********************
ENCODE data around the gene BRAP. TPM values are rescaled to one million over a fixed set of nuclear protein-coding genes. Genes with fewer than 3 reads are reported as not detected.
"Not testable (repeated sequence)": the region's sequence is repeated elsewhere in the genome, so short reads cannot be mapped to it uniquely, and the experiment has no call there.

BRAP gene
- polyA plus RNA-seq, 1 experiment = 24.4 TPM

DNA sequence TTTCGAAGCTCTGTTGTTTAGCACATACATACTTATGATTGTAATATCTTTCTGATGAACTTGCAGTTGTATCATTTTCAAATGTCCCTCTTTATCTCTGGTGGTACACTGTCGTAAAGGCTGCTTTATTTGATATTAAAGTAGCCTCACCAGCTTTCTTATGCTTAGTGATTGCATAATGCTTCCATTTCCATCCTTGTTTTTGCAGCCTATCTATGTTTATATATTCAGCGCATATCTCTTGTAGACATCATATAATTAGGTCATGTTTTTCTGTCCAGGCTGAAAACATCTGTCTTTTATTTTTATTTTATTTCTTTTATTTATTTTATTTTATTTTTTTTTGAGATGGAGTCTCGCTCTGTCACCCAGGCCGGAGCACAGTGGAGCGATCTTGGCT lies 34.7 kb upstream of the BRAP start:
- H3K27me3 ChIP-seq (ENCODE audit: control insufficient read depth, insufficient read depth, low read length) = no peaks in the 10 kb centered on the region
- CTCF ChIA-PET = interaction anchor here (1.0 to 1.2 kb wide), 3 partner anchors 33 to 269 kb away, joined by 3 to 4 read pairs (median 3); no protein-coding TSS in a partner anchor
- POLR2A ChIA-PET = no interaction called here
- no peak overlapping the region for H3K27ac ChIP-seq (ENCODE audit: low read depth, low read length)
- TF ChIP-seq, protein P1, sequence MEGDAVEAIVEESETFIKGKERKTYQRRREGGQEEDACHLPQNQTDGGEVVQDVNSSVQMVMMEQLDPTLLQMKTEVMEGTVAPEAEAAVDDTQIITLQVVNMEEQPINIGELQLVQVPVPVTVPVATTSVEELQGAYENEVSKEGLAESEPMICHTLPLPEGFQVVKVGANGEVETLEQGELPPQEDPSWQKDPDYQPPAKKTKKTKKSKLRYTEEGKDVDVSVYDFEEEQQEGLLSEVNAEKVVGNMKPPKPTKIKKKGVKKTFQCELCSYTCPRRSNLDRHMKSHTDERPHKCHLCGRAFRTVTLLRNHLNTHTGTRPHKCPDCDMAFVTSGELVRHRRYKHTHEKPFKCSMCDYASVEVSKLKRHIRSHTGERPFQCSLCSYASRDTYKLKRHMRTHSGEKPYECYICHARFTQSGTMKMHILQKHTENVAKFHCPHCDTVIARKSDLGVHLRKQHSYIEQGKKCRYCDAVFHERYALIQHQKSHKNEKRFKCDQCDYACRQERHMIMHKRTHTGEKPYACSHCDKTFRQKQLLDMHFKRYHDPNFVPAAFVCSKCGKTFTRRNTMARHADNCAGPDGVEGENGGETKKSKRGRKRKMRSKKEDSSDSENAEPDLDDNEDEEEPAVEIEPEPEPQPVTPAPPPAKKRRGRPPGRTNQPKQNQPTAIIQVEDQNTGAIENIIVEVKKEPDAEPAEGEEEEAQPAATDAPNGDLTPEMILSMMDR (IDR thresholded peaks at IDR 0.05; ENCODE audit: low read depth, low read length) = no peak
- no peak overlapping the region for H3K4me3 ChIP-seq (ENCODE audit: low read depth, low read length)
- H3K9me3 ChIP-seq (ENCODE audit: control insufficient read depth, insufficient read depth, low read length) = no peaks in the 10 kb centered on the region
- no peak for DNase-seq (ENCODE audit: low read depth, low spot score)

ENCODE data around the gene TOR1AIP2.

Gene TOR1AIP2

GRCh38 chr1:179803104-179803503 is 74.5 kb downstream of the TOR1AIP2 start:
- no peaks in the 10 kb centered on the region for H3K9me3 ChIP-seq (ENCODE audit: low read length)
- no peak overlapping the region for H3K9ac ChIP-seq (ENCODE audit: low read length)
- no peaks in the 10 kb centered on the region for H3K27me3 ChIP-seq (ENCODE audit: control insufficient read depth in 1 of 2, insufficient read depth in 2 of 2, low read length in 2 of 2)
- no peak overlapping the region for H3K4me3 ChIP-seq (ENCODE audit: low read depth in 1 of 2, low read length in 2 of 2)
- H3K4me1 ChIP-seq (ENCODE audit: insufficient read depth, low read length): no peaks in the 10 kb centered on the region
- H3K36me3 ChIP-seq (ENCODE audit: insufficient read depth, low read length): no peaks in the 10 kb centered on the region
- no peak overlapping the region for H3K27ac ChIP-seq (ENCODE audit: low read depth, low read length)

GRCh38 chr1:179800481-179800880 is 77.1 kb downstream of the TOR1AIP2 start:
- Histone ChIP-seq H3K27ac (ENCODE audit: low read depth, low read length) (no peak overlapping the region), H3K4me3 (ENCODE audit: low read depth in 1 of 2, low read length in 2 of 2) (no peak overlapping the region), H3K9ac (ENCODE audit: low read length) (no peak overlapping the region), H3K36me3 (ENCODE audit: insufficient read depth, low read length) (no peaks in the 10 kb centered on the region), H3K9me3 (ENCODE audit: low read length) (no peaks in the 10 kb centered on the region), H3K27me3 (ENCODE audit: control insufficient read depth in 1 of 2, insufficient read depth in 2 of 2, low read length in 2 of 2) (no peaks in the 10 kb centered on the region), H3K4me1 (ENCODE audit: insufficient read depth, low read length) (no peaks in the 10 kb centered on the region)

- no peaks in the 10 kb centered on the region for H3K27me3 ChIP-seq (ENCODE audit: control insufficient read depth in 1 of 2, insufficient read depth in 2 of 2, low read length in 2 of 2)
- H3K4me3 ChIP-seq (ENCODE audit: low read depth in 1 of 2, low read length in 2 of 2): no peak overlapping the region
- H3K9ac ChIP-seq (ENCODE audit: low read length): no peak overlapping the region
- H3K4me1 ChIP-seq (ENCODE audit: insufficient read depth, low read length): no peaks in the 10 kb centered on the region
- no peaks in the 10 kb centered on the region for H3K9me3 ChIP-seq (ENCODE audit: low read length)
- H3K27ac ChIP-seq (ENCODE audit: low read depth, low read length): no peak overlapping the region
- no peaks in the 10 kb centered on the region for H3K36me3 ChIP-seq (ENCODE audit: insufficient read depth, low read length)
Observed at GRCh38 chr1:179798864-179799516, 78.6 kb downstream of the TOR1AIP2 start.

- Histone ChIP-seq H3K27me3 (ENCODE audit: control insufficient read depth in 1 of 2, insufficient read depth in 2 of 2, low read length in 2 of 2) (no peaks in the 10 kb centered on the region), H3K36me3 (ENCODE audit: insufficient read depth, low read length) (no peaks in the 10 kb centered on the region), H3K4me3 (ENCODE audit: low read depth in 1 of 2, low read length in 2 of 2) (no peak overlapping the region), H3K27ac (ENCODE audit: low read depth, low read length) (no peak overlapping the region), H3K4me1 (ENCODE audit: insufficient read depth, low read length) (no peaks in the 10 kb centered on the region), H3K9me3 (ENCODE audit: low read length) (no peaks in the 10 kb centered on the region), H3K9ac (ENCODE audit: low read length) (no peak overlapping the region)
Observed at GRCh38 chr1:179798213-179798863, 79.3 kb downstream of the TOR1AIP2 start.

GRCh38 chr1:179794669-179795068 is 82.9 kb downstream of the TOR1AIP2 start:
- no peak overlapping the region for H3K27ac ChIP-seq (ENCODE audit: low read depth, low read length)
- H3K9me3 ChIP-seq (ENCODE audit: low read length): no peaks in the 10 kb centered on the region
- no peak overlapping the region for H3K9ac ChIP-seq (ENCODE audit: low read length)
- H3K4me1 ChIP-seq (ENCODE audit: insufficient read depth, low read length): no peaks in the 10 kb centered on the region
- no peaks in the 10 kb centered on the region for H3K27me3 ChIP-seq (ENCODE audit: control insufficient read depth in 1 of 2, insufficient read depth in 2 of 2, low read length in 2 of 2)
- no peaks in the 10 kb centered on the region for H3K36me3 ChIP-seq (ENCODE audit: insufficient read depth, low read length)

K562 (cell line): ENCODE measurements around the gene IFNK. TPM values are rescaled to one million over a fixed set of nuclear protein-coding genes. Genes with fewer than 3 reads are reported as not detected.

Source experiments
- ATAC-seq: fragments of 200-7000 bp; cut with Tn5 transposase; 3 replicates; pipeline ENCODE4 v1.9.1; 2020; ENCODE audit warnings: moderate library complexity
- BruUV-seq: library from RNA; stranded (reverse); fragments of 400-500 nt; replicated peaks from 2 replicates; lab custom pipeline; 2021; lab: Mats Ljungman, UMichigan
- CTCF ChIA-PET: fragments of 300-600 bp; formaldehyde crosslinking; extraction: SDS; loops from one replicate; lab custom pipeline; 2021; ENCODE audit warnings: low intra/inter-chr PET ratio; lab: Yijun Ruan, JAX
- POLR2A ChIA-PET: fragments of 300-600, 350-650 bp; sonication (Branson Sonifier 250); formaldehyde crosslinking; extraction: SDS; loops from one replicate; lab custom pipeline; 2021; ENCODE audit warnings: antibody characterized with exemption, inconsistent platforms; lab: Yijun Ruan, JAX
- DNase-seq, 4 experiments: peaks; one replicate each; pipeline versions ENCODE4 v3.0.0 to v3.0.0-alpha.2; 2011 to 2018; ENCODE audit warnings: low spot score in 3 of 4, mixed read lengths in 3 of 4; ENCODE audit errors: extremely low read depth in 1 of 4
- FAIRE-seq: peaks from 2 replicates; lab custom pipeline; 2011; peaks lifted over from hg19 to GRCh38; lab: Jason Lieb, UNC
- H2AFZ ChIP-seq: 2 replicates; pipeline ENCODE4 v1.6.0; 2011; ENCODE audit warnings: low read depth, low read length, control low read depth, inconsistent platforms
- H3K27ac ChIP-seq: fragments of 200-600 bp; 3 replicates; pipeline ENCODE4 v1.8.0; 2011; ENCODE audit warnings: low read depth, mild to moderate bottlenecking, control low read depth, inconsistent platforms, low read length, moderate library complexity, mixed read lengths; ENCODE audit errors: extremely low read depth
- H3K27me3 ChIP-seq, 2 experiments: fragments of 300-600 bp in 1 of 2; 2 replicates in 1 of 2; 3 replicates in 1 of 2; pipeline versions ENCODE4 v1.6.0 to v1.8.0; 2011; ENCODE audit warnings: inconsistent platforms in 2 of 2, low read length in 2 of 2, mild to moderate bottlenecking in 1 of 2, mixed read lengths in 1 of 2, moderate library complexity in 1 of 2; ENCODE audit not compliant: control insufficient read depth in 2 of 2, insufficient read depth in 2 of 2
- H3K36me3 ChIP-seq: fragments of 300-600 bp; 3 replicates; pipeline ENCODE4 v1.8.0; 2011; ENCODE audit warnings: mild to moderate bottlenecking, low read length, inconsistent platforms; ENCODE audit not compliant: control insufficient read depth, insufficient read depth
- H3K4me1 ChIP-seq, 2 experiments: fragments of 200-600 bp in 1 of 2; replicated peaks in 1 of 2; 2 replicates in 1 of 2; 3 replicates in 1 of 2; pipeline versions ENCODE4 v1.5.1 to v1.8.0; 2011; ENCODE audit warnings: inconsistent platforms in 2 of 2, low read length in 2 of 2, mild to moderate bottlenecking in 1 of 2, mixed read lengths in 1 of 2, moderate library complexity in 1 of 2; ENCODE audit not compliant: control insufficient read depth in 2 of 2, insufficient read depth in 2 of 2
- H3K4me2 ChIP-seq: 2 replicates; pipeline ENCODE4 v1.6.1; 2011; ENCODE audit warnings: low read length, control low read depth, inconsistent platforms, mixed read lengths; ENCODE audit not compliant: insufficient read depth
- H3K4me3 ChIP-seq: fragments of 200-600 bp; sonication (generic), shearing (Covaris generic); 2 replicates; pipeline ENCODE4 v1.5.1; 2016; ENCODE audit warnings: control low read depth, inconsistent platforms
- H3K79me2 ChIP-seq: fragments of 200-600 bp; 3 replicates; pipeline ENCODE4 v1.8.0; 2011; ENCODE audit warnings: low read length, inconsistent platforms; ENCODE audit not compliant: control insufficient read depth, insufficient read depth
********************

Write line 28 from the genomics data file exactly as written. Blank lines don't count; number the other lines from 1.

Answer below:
- H3K9ac ChIP-seq (ENCODE audit: low read length): no peak overlapping the region